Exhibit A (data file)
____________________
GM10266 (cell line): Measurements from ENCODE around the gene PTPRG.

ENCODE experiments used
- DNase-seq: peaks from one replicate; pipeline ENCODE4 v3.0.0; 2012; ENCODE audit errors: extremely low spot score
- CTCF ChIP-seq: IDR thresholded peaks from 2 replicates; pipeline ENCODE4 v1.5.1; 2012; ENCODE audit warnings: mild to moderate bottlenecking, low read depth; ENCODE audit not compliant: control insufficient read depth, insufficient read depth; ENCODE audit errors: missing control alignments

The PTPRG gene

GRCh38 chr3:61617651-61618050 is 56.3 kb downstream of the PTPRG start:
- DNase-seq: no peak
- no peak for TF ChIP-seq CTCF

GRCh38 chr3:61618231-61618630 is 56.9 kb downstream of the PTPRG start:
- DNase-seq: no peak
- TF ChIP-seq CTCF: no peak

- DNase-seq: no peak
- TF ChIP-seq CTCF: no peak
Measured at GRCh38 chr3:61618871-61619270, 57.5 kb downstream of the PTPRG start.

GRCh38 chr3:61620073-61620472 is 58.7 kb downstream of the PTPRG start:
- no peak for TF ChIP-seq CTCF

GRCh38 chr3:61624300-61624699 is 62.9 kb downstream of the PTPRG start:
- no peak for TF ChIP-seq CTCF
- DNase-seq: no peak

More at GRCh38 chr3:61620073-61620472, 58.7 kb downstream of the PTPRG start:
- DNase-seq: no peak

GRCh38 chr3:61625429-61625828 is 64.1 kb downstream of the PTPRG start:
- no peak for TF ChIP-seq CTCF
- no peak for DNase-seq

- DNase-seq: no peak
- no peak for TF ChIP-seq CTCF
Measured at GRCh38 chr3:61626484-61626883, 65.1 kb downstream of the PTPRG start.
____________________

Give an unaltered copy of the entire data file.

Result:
GM10266 (cell line): Measurements from ENCODE around the gene PTPRG.

ENCODE experiments used
- DNase-seq: peaks from one replicate; pipeline ENCODE4 v3.0.0; 2012; ENCODE audit errors: extremely low spot score
- CTCF ChIP-seq: IDR thresholded peaks from 2 replicates; pipeline ENCODE4 v1.5.1; 2012; ENCODE audit warnings: mild to moderate bottlenecking, low read depth; ENCODE audit not compliant: control insufficient read depth, insufficient read depth; ENCODE audit errors: missing control alignments

The PTPRG gene

GRCh38 chr3:61617651-61618050 is 56.3 kb downstream of the PTPRG start:
- DNase-seq: no peak
- no peak for TF ChIP-seq CTCF

GRCh38 chr3:61618231-61618630 is 56.9 kb downstream of the PTPRG start:
- DNase-seq: no peak
- TF ChIP-seq CTCF: no peak

- DNase-seq: no peak
- TF ChIP-seq CTCF: no peak
Measured at GRCh38 chr3:61618871-61619270, 57.5 kb downstream of the PTPRG start.

GRCh38 chr3:61620073-61620472 is 58.7 kb downstream of the PTPRG start:
- no peak for TF ChIP-seq CTCF

GRCh38 chr3:61624300-61624699 is 62.9 kb downstream of the PTPRG start:
- no peak for TF ChIP-seq CTCF
- DNase-seq: no peak

More at GRCh38 chr3:61620073-61620472, 58.7 kb downstream of the PTPRG start:
- DNase-seq: no peak

GRCh38 chr3:61625429-61625828 is 64.1 kb downstream of the PTPRG start:
- no peak for TF ChIP-seq CTCF
- no peak for DNase-seq

- DNase-seq: no peak
- no peak for TF ChIP-seq CTCF
Measured at GRCh38 chr3:61626484-61626883, 65.1 kb downstream of the PTPRG start.